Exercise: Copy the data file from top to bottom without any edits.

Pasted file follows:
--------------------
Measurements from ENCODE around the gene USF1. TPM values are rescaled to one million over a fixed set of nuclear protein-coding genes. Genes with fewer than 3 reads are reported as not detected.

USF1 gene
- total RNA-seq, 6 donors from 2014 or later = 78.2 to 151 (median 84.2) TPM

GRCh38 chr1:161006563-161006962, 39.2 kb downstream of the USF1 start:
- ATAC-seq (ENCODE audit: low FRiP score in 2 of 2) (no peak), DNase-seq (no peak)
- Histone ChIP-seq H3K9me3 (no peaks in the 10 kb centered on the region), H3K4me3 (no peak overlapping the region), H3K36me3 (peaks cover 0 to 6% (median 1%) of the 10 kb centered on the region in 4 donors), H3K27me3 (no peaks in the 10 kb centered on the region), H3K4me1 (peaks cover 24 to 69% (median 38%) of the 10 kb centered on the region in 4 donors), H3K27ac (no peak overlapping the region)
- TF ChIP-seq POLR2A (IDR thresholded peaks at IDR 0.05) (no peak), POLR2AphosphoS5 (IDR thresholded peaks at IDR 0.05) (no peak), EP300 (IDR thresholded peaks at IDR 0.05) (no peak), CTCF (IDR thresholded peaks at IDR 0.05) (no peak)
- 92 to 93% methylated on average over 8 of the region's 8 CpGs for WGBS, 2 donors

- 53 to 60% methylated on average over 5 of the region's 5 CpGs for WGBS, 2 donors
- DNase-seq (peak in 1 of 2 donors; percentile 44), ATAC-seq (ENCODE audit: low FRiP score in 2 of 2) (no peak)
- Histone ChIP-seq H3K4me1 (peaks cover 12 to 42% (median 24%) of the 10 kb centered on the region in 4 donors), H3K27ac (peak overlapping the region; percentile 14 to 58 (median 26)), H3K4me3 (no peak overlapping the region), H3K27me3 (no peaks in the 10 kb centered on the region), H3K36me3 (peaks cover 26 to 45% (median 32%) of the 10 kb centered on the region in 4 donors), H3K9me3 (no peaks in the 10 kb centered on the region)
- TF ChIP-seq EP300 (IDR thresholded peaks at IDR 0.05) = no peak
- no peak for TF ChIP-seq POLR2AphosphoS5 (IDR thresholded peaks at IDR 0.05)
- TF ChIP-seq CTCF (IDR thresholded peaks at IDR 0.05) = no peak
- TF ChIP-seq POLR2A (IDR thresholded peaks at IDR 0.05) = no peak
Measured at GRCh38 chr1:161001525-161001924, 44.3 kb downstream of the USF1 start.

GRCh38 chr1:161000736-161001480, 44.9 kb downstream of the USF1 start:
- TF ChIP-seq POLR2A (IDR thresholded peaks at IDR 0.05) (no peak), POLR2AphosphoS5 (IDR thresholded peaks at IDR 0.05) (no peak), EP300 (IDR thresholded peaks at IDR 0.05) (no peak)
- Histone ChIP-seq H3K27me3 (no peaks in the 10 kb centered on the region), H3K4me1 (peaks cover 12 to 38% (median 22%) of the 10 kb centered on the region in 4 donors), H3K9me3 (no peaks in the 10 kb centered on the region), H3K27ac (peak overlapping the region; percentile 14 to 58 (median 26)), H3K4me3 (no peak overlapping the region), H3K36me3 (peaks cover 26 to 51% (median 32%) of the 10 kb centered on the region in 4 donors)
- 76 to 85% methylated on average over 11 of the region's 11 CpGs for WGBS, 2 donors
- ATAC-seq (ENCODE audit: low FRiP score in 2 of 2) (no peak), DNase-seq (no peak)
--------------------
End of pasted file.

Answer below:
Measurements from ENCODE around the gene USF1. TPM values are rescaled to one million over a fixed set of nuclear protein-coding genes. Genes with fewer than 3 reads are reported as not detected.

USF1 gene
- total RNA-seq, 6 donors from 2014 or later = 78.2 to 151 (median 84.2) TPM

GRCh38 chr1:161006563-161006962, 39.2 kb downstream of the USF1 start:
- ATAC-seq (ENCODE audit: low FRiP score in 2 of 2) (no peak), DNase-seq (no peak)
- Histone ChIP-seq H3K9me3 (no peaks in the 10 kb centered on the region), H3K4me3 (no peak overlapping the region), H3K36me3 (peaks cover 0 to 6% (median 1%) of the 10 kb centered on the region in 4 donors), H3K27me3 (no peaks in the 10 kb centered on the region), H3K4me1 (peaks cover 24 to 69% (median 38%) of the 10 kb centered on the region in 4 donors), H3K27ac (no peak overlapping the region)
- TF ChIP-seq POLR2A (IDR thresholded peaks at IDR 0.05) (no peak), POLR2AphosphoS5 (IDR thresholded peaks at IDR 0.05) (no peak), EP300 (IDR thresholded peaks at IDR 0.05) (no peak), CTCF (IDR thresholded peaks at IDR 0.05) (no peak)
- 92 to 93% methylated on average over 8 of the region's 8 CpGs for WGBS, 2 donors

- 53 to 60% methylated on average over 5 of the region's 5 CpGs for WGBS, 2 donors
- DNase-seq (peak in 1 of 2 donors; percentile 44), ATAC-seq (ENCODE audit: low FRiP score in 2 of 2) (no peak)
- Histone ChIP-seq H3K4me1 (peaks cover 12 to 42% (median 24%) of the 10 kb centered on the region in 4 donors), H3K27ac (peak overlapping the region; percentile 14 to 58 (median 26)), H3K4me3 (no peak overlapping the region), H3K27me3 (no peaks in the 10 kb centered on the region), H3K36me3 (peaks cover 26 to 45% (median 32%) of the 10 kb centered on the region in 4 donors), H3K9me3 (no peaks in the 10 kb centered on the region)
- TF ChIP-seq EP300 (IDR thresholded peaks at IDR 0.05) = no peak
- no peak for TF ChIP-seq POLR2AphosphoS5 (IDR thresholded peaks at IDR 0.05)
- TF ChIP-seq CTCF (IDR thresholded peaks at IDR 0.05) = no peak
- TF ChIP-seq POLR2A (IDR thresholded peaks at IDR 0.05) = no peak
Measured at GRCh38 chr1:161001525-161001924, 44.3 kb downstream of the USF1 start.

GRCh38 chr1:161000736-161001480, 44.9 kb downstream of the USF1 start:
- TF ChIP-seq POLR2A (IDR thresholded peaks at IDR 0.05) (no peak), POLR2AphosphoS5 (IDR thresholded peaks at IDR 0.05) (no peak), EP300 (IDR thresholded peaks at IDR 0.05) (no peak)
- Histone ChIP-seq H3K27me3 (no peaks in the 10 kb centered on the region), H3K4me1 (peaks cover 12 to 38% (median 22%) of the 10 kb centered on the region in 4 donors), H3K9me3 (no peaks in the 10 kb centered on the region), H3K27ac (peak overlapping the region; percentile 14 to 58 (median 26)), H3K4me3 (no peak overlapping the region), H3K36me3 (peaks cover 26 to 51% (median 32%) of the 10 kb centered on the region in 4 donors)
- 76 to 85% methylated on average over 11 of the region's 11 CpGs for WGBS, 2 donors
- ATAC-seq (ENCODE audit: low FRiP score in 2 of 2) (no peak), DNase-seq (no peak)